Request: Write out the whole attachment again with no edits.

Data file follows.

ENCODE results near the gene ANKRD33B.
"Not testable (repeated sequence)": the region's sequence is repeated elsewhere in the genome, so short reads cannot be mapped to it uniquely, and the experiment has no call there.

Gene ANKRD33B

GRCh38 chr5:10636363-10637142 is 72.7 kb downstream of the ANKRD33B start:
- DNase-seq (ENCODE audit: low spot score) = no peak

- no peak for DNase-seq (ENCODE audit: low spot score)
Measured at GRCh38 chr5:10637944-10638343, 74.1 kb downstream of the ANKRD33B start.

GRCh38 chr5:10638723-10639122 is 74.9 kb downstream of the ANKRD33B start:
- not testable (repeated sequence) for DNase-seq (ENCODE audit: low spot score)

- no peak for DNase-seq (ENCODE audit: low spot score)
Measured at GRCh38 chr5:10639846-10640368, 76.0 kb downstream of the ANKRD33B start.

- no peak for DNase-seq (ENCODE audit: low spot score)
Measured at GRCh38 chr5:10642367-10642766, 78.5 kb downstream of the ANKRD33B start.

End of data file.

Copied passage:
ENCODE results near the gene ANKRD33B.
"Not testable (repeated sequence)": the region's sequence is repeated elsewhere in the genome, so short reads cannot be mapped to it uniquely, and the experiment has no call there.

Gene ANKRD33B

GRCh38 chr5:10636363-10637142 is 72.7 kb downstream of the ANKRD33B start:
- DNase-seq (ENCODE audit: low spot score) = no peak

- no peak for DNase-seq (ENCODE audit: low spot score)
Measured at GRCh38 chr5:10637944-10638343, 74.1 kb downstream of the ANKRD33B start.

GRCh38 chr5:10638723-10639122 is 74.9 kb downstream of the ANKRD33B start:
- not testable (repeated sequence) for DNase-seq (ENCODE audit: low spot score)

- no peak for DNase-seq (ENCODE audit: low spot score)
Measured at GRCh38 chr5:10639846-10640368, 76.0 kb downstream of the ANKRD33B start.

- no peak for DNase-seq (ENCODE audit: low spot score)
Measured at GRCh38 chr5:10642367-10642766, 78.5 kb downstream of the ANKRD33B start.